I’ve just spent a couple of hours reviewing participant post-event evaluations of the annual edACCESS conference.
I don’t know any meeting planners who especially enjoy creating, soliciting, and analyzing conference evaluations. It’s tempting to see them as a necessary evil, a checklist item to be completed so you can show you’ve attempted to obtain attendee feedback. Clients are often unclear about their desired evaluation learning outcomes, which doesn’t make the task any easier. After the event you’re usually exhausted, so it’s hard to summon the energy to delve into detailed analysis. And response rates are typically low, so who knows whether the answers you receive are representative anyway?
Given all this, how important are conference evaluations? I thing they’re very important—if you design them well, work hard to get a good response rate, learn from them, and integrate what you’ve learned into improving your next event. Here are four important truths about conference evaluations, illustrated via my edACCESS post-conference evaluation review:
1) Conference evaluations provide vital information for improvement
We’ve held 23 edACCESS annual conferences (one year we ran two). You’d think that maybe by now we have a tried and true conference design and implementation down cold. Not so! Even after 22 years we continue to improve an already stellar event (“stellar” based on—what else?—many years of great participant evaluations). And the post-event evaluations are a key part of our continual process improvement. How do we do this?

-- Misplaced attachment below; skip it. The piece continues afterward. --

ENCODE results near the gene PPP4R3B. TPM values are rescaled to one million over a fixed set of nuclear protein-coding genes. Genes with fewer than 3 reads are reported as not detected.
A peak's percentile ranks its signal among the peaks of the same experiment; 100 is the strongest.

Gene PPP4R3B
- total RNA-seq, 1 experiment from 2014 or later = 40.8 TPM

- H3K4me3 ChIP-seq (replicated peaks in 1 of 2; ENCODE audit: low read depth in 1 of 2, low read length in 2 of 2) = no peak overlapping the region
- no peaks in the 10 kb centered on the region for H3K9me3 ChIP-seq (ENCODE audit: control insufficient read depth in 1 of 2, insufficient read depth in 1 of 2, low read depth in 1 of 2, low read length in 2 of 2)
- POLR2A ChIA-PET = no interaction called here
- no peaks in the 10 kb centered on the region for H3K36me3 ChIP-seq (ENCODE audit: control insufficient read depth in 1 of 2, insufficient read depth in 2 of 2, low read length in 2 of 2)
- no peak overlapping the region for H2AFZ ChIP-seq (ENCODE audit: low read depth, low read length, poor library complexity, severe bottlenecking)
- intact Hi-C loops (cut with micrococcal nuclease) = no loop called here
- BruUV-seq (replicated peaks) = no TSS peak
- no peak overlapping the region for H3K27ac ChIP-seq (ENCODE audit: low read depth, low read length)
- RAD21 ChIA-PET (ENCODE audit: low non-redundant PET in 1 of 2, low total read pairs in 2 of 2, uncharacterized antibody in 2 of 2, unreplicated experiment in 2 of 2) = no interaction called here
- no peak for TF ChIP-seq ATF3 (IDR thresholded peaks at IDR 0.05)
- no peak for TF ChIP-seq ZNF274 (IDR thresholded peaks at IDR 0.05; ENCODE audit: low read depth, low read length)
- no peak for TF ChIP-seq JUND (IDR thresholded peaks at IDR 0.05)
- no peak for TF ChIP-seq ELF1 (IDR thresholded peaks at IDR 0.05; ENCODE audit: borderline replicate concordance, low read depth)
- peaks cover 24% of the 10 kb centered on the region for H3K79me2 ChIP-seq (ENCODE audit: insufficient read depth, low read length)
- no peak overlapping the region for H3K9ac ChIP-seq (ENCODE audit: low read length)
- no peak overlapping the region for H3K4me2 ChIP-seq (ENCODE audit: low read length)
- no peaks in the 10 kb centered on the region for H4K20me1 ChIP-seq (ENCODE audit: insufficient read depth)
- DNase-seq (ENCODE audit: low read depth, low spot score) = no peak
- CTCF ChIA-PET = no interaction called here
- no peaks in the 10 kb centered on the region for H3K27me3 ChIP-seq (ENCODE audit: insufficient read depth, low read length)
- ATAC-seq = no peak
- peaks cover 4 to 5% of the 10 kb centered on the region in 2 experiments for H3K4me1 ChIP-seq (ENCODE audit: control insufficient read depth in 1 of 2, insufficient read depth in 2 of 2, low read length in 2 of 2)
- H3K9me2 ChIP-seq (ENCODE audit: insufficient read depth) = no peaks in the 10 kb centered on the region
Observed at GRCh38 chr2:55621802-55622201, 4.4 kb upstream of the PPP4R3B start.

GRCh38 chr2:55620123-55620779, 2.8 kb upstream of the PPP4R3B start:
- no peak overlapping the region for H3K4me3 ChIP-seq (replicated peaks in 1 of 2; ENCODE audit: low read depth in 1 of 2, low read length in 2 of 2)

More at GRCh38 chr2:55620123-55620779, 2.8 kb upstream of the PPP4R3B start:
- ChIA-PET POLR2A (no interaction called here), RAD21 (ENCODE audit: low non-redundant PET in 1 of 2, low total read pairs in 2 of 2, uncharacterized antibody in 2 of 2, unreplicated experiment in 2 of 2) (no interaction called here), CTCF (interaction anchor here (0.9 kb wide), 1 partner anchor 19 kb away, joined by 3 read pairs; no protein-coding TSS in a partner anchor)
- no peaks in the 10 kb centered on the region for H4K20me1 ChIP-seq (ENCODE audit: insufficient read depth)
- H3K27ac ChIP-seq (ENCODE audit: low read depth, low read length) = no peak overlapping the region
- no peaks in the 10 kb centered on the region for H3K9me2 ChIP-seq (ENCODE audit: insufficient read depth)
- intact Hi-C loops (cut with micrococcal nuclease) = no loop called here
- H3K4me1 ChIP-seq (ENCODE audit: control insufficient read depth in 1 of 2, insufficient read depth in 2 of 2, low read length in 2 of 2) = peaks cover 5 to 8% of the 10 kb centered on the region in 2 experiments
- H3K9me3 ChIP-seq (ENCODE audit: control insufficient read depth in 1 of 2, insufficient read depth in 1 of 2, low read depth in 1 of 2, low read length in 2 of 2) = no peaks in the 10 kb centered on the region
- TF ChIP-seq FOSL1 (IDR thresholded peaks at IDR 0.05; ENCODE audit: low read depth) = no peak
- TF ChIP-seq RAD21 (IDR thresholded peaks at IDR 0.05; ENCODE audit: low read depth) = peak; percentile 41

We use a proven method to obtain great participant evaluation response rates.
We think about what we want to learn about participants’ experience, and design an evaluation that provides us the information we need. Besides the usual evaluation questions that rate every session and ask general information about event logistics, we ask a number of additional questions that zero in on good and bad aspects of the conference experience. We also ask first-time attendees a few additional questions to learn about their experience joining our conference community.
We provide a detailed report of post-conference evaluations to the entire edACCESS community—not only the current year’s participants but also anyone who has ever attended one of our conferences and/or joined our listserv. The responses are anonymized, and include rating summaries, every individual comment on every session, and all comments on a host of conference questions.